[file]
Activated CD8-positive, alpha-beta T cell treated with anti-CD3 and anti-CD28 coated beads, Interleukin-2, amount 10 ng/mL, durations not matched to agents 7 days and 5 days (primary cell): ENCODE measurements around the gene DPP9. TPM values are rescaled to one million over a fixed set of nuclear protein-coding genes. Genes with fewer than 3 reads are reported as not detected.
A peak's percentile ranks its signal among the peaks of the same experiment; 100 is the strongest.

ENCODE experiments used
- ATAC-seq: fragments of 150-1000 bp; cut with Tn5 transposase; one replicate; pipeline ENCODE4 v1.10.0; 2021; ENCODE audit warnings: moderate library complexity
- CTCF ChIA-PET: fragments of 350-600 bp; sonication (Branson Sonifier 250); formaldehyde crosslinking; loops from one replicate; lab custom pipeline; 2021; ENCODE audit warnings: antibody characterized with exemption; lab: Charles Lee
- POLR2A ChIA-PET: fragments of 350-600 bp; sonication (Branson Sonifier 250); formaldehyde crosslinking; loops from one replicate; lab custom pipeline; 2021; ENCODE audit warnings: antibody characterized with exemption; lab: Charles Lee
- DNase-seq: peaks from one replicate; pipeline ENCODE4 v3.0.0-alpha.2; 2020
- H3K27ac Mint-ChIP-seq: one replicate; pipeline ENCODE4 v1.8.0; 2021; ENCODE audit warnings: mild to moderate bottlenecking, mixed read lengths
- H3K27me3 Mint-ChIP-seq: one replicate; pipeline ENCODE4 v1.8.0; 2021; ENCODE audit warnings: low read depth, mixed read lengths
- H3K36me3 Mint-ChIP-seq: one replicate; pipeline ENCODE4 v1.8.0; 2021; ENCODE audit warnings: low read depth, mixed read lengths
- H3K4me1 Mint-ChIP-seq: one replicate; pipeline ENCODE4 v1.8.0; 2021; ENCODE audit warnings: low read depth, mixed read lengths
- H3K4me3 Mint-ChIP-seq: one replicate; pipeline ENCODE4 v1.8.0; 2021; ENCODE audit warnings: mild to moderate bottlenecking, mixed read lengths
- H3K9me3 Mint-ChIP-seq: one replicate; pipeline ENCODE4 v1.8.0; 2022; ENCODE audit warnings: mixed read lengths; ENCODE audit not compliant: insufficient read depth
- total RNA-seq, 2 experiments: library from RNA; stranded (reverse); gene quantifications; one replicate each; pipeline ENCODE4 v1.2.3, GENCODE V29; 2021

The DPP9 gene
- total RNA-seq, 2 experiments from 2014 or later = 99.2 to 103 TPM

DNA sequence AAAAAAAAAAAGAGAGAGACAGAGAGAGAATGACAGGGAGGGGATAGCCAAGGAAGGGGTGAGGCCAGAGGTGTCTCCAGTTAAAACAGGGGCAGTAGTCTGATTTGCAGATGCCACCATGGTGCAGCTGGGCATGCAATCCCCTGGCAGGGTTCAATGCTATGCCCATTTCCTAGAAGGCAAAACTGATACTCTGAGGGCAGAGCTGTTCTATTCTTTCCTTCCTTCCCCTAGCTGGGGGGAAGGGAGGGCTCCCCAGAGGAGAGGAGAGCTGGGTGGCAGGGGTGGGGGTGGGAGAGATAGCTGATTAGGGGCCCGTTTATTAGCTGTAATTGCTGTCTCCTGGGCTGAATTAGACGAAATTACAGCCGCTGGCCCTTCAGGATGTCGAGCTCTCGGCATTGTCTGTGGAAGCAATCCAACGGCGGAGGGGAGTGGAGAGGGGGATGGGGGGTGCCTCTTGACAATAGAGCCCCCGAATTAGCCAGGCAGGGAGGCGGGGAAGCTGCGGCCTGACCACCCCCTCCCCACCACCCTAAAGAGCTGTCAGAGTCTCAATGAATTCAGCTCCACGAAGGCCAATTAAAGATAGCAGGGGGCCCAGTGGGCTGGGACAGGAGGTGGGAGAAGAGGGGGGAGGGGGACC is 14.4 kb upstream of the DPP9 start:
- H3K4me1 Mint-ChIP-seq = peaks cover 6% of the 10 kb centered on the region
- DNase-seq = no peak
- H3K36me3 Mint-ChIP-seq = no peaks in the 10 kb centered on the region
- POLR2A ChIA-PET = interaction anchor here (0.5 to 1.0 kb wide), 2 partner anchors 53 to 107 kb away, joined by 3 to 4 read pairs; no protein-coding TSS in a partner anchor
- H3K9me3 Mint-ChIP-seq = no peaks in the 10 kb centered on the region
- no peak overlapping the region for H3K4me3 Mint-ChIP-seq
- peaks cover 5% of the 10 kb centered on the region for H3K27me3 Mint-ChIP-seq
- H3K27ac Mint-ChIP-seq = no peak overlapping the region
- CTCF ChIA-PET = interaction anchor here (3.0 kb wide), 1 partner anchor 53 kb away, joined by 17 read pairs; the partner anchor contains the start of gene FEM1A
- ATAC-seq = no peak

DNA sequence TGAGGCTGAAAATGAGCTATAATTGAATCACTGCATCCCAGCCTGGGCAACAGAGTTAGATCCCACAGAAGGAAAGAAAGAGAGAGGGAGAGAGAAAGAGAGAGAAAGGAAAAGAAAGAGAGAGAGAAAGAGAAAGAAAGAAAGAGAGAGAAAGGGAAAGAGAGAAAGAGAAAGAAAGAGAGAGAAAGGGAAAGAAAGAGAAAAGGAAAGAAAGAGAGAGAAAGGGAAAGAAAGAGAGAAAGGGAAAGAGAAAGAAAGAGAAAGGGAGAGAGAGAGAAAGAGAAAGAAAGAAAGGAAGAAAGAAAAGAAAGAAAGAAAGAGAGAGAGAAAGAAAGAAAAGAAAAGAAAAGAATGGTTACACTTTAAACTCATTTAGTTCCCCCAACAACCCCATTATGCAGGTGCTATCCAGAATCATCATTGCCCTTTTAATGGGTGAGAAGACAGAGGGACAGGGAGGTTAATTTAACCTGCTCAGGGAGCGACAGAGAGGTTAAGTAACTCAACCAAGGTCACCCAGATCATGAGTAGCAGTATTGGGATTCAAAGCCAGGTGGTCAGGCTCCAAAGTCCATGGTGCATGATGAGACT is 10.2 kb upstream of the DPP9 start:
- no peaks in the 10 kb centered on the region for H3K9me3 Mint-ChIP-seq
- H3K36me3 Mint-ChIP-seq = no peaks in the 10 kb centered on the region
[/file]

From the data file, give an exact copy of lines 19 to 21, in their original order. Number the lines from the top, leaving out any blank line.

- DNase-seq = no peak
- H3K36me3 Mint-ChIP-seq = no peaks in the 10 kb centered on the region
- POLR2A ChIA-PET = interaction anchor here (0.5 to 1.0 kb wide), 2 partner anchors 53 to 107 kb away, joined by 3 to 4 read pairs; no protein-coding TSS in a partner anchor